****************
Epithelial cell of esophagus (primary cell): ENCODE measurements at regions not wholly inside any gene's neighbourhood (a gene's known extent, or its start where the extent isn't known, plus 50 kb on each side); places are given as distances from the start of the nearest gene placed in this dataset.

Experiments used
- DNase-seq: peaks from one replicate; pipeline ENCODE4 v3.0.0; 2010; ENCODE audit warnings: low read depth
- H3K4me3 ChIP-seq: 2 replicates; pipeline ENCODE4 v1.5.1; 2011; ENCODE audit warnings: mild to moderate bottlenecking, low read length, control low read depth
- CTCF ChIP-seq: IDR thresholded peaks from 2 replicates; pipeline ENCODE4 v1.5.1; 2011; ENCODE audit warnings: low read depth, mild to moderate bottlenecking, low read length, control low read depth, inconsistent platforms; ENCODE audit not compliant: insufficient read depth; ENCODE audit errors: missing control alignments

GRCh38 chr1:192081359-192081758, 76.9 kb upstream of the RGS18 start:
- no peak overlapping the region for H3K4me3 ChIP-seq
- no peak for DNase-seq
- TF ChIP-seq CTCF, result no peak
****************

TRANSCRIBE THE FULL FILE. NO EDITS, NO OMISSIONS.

Epithelial cell of esophagus (primary cell): ENCODE measurements at regions not wholly inside any gene's neighbourhood (a gene's known extent, or its start where the extent isn't known, plus 50 kb on each side); places are given as distances from the start of the nearest gene placed in this dataset.

Experiments used
- DNase-seq: peaks from one replicate; pipeline ENCODE4 v3.0.0; 2010; ENCODE audit warnings: low read depth
- H3K4me3 ChIP-seq: 2 replicates; pipeline ENCODE4 v1.5.1; 2011; ENCODE audit warnings: mild to moderate bottlenecking, low read length, control low read depth
- CTCF ChIP-seq: IDR thresholded peaks from 2 replicates; pipeline ENCODE4 v1.5.1; 2011; ENCODE audit warnings: low read depth, mild to moderate bottlenecking, low read length, control low read depth, inconsistent platforms; ENCODE audit not compliant: insufficient read depth; ENCODE audit errors: missing control alignments

GRCh38 chr1:192081359-192081758, 76.9 kb upstream of the RGS18 start:
- no peak overlapping the region for H3K4me3 ChIP-seq
- no peak for DNase-seq
- TF ChIP-seq CTCF, result no peak